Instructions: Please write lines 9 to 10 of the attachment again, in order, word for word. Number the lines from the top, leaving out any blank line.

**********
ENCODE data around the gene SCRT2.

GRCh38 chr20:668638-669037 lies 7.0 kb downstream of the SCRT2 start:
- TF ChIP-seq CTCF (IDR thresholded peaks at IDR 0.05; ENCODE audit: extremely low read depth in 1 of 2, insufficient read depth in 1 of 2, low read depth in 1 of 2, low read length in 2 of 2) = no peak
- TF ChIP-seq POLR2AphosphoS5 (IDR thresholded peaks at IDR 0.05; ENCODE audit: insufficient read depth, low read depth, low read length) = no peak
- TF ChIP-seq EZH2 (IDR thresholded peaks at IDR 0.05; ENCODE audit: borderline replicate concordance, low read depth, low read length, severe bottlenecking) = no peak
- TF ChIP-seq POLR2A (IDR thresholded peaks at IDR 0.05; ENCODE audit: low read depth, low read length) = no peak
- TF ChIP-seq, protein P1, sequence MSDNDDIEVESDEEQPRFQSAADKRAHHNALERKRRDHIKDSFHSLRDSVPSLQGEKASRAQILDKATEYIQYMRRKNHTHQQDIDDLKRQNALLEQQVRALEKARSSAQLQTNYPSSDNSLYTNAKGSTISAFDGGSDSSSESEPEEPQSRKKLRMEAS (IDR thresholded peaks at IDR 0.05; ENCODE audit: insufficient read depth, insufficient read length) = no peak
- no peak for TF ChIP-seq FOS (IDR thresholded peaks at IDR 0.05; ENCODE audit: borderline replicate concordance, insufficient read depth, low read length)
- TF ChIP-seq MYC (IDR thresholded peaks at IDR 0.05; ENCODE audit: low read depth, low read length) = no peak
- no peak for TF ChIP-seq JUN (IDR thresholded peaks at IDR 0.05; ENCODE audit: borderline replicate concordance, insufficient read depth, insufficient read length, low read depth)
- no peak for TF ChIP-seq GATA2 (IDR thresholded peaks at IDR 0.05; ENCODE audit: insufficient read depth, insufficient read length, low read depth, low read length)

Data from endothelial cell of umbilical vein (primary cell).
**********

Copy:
- TF ChIP-seq MYC (IDR thresholded peaks at IDR 0.05; ENCODE audit: low read depth, low read length) = no peak
- no peak for TF ChIP-seq JUN (IDR thresholded peaks at IDR 0.05; ENCODE audit: borderline replicate concordance, insufficient read depth, insufficient read length, low read depth)